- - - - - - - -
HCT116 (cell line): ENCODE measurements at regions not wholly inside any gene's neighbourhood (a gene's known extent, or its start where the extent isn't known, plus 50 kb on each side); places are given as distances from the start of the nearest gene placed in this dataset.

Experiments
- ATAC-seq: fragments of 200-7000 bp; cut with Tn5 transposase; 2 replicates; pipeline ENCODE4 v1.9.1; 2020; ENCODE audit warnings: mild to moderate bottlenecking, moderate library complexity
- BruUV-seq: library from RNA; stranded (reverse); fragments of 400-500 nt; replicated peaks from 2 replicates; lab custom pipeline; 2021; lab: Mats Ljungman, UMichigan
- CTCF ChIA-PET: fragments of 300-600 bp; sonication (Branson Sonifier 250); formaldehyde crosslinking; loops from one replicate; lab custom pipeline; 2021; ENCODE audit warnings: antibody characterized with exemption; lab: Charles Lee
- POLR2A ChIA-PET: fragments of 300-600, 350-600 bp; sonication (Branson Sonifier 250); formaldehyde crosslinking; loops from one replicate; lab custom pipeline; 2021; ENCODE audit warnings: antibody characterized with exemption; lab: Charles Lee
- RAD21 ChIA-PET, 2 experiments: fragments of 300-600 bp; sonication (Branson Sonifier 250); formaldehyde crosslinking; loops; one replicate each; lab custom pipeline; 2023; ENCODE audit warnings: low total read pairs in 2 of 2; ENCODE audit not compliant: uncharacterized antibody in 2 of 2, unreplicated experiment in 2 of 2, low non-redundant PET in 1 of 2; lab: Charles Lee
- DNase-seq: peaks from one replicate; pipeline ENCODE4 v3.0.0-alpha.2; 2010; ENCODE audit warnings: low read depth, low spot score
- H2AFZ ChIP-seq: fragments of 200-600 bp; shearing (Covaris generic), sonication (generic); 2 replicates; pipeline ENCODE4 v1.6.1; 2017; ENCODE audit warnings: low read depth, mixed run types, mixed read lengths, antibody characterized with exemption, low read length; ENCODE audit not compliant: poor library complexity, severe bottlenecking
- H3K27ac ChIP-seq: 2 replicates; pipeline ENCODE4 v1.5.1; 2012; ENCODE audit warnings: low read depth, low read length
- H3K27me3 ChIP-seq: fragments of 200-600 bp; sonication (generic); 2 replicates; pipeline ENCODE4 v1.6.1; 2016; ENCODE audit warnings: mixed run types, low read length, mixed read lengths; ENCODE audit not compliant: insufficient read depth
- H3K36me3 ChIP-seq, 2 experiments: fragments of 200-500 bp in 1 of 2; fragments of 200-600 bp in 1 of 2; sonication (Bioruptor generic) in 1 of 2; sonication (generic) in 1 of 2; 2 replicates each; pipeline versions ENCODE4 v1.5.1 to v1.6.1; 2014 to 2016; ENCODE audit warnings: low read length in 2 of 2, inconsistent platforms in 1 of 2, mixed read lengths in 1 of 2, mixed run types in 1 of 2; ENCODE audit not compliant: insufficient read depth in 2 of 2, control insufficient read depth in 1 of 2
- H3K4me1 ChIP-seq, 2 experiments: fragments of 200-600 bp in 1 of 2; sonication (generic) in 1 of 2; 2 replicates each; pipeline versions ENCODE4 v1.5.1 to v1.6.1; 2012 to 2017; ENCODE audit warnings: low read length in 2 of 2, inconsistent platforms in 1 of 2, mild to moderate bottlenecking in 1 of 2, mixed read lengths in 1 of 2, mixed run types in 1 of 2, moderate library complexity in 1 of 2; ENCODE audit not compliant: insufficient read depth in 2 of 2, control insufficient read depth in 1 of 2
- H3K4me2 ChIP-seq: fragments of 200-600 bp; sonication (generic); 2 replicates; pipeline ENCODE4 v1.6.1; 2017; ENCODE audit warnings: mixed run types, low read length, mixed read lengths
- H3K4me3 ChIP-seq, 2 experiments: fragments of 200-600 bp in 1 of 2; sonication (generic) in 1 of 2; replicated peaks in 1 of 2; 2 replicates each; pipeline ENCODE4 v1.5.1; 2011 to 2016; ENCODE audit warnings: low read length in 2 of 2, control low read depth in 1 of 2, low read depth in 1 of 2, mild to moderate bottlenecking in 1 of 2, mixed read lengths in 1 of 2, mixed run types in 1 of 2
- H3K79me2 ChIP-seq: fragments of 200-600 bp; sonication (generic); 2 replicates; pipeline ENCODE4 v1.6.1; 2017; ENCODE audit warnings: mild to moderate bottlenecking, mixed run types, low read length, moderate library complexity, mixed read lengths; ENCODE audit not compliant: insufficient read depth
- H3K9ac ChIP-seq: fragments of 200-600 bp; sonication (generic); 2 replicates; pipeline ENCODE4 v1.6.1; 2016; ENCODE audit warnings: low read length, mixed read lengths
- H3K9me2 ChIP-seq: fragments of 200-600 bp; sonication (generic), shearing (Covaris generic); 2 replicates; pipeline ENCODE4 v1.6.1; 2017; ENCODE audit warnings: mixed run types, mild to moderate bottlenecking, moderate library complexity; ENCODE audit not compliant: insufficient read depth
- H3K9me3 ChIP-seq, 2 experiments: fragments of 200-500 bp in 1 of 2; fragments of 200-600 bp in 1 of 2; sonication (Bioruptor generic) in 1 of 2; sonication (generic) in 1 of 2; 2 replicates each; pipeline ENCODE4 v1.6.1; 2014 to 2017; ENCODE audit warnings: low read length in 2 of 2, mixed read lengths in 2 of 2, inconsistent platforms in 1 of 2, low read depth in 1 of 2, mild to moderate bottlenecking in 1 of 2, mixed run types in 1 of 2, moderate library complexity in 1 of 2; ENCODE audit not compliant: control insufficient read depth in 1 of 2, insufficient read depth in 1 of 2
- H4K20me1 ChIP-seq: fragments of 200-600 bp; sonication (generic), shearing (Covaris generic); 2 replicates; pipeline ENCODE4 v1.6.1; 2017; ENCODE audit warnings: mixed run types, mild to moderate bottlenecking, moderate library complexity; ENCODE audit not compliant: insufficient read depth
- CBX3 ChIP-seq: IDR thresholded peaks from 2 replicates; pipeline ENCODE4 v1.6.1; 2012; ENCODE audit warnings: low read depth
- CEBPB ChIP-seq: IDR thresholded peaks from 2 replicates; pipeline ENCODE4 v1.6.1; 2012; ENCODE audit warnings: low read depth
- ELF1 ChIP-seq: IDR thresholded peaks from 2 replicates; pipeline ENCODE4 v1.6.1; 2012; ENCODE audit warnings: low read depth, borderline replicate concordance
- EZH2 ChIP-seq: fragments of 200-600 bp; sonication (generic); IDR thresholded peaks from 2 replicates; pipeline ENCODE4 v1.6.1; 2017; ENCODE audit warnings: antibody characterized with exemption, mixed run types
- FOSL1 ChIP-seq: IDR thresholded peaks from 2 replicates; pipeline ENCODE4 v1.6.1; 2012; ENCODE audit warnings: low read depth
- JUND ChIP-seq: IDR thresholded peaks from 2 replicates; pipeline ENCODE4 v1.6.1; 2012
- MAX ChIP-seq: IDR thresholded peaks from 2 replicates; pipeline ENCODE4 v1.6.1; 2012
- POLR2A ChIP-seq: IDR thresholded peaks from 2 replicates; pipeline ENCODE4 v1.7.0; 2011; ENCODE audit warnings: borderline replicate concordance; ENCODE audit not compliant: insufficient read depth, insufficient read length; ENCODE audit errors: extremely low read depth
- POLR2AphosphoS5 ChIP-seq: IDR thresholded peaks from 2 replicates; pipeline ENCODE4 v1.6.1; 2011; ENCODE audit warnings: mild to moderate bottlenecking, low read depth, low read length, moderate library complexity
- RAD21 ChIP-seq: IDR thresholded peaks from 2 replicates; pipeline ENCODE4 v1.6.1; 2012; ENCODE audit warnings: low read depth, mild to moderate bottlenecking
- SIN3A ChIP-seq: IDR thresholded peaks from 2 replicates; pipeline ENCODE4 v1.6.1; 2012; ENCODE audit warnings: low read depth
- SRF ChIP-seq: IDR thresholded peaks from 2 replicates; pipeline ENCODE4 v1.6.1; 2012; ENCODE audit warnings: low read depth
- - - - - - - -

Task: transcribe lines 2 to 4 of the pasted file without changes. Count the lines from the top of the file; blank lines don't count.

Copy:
Experiments
- ATAC-seq: fragments of 200-7000 bp; cut with Tn5 transposase; 2 replicates; pipeline ENCODE4 v1.9.1; 2020; ENCODE audit warnings: mild to moderate bottlenecking, moderate library complexity
- BruUV-seq: library from RNA; stranded (reverse); fragments of 400-500 nt; replicated peaks from 2 replicates; lab custom pipeline; 2021; lab: Mats Ljungman, UMichigan